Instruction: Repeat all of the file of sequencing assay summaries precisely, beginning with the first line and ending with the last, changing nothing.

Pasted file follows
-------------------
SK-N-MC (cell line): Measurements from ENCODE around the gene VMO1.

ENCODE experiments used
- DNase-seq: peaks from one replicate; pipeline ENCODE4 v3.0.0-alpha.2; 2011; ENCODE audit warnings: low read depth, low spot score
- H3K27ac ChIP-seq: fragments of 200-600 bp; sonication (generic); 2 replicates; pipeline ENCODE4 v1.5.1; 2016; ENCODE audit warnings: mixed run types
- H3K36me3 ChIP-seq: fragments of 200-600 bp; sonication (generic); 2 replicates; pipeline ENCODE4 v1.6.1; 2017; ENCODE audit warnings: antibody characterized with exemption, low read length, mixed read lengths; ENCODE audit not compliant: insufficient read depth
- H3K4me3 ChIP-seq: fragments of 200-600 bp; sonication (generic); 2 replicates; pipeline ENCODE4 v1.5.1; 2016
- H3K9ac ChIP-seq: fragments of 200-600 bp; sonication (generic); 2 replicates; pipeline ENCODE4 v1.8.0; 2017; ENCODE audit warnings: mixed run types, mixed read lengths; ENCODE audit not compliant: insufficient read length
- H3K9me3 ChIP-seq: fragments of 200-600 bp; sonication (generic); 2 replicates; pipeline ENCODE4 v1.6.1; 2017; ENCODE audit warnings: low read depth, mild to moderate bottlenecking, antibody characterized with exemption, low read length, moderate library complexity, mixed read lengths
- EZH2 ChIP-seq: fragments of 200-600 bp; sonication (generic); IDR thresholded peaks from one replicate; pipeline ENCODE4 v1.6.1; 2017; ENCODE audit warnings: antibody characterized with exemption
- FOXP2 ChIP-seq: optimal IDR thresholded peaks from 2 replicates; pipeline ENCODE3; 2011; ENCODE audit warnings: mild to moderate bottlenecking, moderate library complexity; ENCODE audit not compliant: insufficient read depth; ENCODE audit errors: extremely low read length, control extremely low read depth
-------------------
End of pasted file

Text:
SK-N-MC (cell line): Measurements from ENCODE around the gene VMO1.

ENCODE experiments used
- DNase-seq: peaks from one replicate; pipeline ENCODE4 v3.0.0-alpha.2; 2011; ENCODE audit warnings: low read depth, low spot score
- H3K27ac ChIP-seq: fragments of 200-600 bp; sonication (generic); 2 replicates; pipeline ENCODE4 v1.5.1; 2016; ENCODE audit warnings: mixed run types
- H3K36me3 ChIP-seq: fragments of 200-600 bp; sonication (generic); 2 replicates; pipeline ENCODE4 v1.6.1; 2017; ENCODE audit warnings: antibody characterized with exemption, low read length, mixed read lengths; ENCODE audit not compliant: insufficient read depth
- H3K4me3 ChIP-seq: fragments of 200-600 bp; sonication (generic); 2 replicates; pipeline ENCODE4 v1.5.1; 2016
- H3K9ac ChIP-seq: fragments of 200-600 bp; sonication (generic); 2 replicates; pipeline ENCODE4 v1.8.0; 2017; ENCODE audit warnings: mixed run types, mixed read lengths; ENCODE audit not compliant: insufficient read length
- H3K9me3 ChIP-seq: fragments of 200-600 bp; sonication (generic); 2 replicates; pipeline ENCODE4 v1.6.1; 2017; ENCODE audit warnings: low read depth, mild to moderate bottlenecking, antibody characterized with exemption, low read length, moderate library complexity, mixed read lengths
- EZH2 ChIP-seq: fragments of 200-600 bp; sonication (generic); IDR thresholded peaks from one replicate; pipeline ENCODE4 v1.6.1; 2017; ENCODE audit warnings: antibody characterized with exemption
- FOXP2 ChIP-seq: optimal IDR thresholded peaks from 2 replicates; pipeline ENCODE3; 2011; ENCODE audit warnings: mild to moderate bottlenecking, moderate library complexity; ENCODE audit not compliant: insufficient read depth; ENCODE audit errors: extremely low read length, control extremely low read depth